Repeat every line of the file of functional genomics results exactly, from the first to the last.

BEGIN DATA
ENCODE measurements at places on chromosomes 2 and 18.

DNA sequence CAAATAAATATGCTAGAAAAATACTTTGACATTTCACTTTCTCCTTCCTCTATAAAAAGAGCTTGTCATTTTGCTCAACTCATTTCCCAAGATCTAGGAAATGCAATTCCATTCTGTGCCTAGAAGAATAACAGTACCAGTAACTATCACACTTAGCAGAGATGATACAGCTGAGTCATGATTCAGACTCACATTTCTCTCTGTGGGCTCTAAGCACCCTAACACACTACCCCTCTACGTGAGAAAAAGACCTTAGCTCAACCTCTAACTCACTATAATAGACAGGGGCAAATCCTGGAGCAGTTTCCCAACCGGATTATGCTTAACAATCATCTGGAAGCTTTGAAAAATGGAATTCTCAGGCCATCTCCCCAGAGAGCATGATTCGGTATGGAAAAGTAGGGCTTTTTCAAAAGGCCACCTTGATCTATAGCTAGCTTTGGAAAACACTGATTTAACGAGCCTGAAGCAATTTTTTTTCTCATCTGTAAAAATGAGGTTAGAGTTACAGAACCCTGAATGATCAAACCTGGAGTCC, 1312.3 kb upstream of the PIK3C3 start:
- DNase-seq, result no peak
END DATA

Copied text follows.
ENCODE measurements at places on chromosomes 2 and 18.

DNA sequence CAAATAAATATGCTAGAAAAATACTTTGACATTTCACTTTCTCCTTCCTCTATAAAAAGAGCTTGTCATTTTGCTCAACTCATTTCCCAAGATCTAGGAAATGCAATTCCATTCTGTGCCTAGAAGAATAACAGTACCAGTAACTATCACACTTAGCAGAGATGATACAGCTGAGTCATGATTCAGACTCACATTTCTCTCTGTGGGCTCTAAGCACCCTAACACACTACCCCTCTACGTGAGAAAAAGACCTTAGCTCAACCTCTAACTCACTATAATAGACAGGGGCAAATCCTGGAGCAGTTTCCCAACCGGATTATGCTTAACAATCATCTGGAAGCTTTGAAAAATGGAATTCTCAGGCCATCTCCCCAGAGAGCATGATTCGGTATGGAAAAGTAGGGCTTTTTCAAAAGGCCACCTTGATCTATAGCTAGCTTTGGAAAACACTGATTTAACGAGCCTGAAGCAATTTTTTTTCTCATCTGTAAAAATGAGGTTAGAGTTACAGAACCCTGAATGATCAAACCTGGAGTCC, 1312.3 kb upstream of the PIK3C3 start:
- DNase-seq, result no peak